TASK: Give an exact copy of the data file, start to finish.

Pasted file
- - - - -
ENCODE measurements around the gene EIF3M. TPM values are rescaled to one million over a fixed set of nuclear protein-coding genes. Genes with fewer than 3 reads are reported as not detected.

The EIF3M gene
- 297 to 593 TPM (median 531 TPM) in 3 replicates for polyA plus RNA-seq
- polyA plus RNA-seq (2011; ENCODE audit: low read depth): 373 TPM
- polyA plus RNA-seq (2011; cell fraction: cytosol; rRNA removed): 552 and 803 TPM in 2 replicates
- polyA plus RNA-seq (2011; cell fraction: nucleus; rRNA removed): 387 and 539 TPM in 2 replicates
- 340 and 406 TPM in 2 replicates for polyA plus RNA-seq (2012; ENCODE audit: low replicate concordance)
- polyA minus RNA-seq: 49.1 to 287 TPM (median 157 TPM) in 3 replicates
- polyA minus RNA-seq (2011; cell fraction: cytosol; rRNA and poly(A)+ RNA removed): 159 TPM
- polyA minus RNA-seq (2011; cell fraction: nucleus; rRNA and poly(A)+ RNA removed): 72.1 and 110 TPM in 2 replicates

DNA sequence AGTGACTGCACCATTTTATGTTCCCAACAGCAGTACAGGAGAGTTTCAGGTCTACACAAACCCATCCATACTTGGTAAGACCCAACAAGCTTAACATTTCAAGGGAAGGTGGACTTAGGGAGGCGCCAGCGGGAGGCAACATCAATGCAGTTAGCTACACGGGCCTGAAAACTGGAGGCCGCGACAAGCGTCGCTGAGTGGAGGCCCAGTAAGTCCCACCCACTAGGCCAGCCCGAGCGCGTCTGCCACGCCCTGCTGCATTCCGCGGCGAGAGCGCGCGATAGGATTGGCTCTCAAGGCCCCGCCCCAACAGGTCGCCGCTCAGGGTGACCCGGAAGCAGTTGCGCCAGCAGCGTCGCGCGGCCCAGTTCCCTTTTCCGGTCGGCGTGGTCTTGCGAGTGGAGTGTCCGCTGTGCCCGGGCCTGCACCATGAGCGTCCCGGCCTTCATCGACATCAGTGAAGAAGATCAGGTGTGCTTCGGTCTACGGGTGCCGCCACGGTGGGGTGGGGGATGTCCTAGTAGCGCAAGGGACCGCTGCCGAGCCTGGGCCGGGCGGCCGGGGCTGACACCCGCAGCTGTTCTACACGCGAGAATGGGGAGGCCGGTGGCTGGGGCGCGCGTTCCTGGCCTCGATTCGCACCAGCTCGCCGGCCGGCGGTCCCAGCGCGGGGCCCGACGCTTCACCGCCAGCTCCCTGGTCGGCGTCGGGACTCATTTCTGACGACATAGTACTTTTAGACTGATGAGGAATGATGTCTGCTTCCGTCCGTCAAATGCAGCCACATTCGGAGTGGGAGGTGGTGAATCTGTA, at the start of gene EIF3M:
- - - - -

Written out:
ENCODE measurements around the gene EIF3M. TPM values are rescaled to one million over a fixed set of nuclear protein-coding genes. Genes with fewer than 3 reads are reported as not detected.

The EIF3M gene
- 297 to 593 TPM (median 531 TPM) in 3 replicates for polyA plus RNA-seq
- polyA plus RNA-seq (2011; ENCODE audit: low read depth): 373 TPM
- polyA plus RNA-seq (2011; cell fraction: cytosol; rRNA removed): 552 and 803 TPM in 2 replicates
- polyA plus RNA-seq (2011; cell fraction: nucleus; rRNA removed): 387 and 539 TPM in 2 replicates
- 340 and 406 TPM in 2 replicates for polyA plus RNA-seq (2012; ENCODE audit: low replicate concordance)
- polyA minus RNA-seq: 49.1 to 287 TPM (median 157 TPM) in 3 replicates
- polyA minus RNA-seq (2011; cell fraction: cytosol; rRNA and poly(A)+ RNA removed): 159 TPM
- polyA minus RNA-seq (2011; cell fraction: nucleus; rRNA and poly(A)+ RNA removed): 72.1 and 110 TPM in 2 replicates

DNA sequence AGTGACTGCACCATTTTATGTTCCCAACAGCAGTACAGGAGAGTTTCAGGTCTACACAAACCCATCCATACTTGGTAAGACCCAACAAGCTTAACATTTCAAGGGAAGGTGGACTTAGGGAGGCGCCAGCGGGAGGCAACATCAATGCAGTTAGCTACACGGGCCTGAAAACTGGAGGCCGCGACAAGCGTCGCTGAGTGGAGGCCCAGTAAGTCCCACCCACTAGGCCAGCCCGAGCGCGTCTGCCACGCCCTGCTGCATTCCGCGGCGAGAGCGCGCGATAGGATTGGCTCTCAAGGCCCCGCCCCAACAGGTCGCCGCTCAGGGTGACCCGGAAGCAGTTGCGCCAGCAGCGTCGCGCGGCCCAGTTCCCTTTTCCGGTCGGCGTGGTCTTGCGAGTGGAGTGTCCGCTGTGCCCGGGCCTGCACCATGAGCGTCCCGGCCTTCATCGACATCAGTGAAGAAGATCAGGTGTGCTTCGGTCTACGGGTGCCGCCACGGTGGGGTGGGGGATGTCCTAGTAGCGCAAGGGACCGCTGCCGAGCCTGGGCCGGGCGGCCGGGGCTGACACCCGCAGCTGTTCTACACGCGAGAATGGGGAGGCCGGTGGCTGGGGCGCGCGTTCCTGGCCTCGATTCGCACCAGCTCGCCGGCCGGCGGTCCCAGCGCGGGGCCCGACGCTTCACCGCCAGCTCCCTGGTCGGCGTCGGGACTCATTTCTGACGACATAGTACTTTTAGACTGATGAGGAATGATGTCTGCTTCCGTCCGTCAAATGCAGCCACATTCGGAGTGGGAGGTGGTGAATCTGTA, at the start of gene EIF3M: